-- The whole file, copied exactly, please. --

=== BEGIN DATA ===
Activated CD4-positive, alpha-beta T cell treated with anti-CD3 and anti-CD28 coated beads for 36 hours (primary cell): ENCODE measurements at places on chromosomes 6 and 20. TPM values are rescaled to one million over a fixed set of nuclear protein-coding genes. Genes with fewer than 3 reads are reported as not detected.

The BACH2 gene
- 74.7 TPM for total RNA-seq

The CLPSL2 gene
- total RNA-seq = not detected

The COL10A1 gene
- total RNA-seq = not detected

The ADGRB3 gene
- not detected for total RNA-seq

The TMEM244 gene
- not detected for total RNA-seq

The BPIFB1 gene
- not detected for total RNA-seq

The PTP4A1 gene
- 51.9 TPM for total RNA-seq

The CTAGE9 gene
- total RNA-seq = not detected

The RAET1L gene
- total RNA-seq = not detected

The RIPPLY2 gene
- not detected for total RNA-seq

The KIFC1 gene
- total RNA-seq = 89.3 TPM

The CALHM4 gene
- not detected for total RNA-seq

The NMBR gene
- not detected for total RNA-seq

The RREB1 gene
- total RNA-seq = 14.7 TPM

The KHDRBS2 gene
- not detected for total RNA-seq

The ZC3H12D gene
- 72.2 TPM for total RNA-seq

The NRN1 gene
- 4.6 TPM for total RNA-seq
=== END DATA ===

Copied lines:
Activated CD4-positive, alpha-beta T cell treated with anti-CD3 and anti-CD28 coated beads for 36 hours (primary cell): ENCODE measurements at places on chromosomes 6 and 20. TPM values are rescaled to one million over a fixed set of nuclear protein-coding genes. Genes with fewer than 3 reads are reported as not detected.

The BACH2 gene
- 74.7 TPM for total RNA-seq

The CLPSL2 gene
- total RNA-seq = not detected

The COL10A1 gene
- total RNA-seq = not detected

The ADGRB3 gene
- not detected for total RNA-seq

The TMEM244 gene
- not detected for total RNA-seq

The BPIFB1 gene
- not detected for total RNA-seq

The PTP4A1 gene
- 51.9 TPM for total RNA-seq

The CTAGE9 gene
- total RNA-seq = not detected

The RAET1L gene
- total RNA-seq = not detected

The RIPPLY2 gene
- not detected for total RNA-seq

The KIFC1 gene
- total RNA-seq = 89.3 TPM

The CALHM4 gene
- not detected for total RNA-seq

The NMBR gene
- not detected for total RNA-seq

The RREB1 gene
- total RNA-seq = 14.7 TPM

The KHDRBS2 gene
- not detected for total RNA-seq

The ZC3H12D gene
- 72.2 TPM for total RNA-seq

The NRN1 gene
- 4.6 TPM for total RNA-seq